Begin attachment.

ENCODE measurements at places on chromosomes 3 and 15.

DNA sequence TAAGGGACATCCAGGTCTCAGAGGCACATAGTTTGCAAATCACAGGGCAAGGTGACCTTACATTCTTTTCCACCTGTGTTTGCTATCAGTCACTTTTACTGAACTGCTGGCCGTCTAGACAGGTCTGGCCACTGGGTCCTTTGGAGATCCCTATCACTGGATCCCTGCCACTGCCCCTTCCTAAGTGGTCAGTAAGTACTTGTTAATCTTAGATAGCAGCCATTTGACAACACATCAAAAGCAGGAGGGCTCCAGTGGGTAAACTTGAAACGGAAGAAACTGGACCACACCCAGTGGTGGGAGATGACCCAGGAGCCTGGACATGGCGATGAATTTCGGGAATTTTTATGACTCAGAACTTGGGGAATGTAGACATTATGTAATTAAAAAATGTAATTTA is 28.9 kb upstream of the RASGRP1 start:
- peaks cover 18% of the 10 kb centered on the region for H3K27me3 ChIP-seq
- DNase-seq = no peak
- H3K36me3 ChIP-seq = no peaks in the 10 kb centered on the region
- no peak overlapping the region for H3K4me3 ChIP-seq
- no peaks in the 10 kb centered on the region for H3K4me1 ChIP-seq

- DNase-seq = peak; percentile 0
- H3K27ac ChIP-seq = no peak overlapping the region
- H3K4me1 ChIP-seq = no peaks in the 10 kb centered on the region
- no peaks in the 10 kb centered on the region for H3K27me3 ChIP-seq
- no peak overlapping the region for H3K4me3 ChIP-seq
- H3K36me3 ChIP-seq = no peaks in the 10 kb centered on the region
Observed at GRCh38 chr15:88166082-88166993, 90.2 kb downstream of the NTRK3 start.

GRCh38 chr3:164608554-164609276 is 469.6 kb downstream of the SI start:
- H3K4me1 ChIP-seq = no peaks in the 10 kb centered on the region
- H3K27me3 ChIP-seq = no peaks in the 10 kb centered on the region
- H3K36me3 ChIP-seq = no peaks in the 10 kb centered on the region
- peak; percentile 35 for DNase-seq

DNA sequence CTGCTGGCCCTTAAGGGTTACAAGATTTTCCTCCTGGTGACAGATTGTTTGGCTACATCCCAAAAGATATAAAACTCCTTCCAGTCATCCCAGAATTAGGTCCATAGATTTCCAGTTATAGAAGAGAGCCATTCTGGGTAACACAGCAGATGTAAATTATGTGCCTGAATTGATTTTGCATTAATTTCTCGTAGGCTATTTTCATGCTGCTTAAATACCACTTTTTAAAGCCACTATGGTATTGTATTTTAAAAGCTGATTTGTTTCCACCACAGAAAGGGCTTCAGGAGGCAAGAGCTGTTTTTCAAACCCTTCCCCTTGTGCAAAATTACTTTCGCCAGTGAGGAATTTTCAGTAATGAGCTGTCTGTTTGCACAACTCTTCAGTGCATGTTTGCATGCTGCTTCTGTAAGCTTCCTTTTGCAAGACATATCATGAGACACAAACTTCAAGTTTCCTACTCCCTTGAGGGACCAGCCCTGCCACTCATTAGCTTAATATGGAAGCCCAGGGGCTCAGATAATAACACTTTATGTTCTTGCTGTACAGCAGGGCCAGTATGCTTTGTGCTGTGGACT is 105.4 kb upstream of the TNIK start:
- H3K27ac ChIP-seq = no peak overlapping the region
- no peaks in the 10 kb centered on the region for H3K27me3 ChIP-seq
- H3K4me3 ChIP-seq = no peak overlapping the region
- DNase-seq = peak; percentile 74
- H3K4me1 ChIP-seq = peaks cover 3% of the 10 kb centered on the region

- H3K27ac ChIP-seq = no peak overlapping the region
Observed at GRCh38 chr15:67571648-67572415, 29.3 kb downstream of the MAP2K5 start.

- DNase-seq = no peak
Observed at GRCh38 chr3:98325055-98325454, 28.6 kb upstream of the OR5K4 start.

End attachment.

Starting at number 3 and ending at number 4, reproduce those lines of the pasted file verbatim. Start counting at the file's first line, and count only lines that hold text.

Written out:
- peaks cover 18% of the 10 kb centered on the region for H3K27me3 ChIP-seq
- DNase-seq = no peak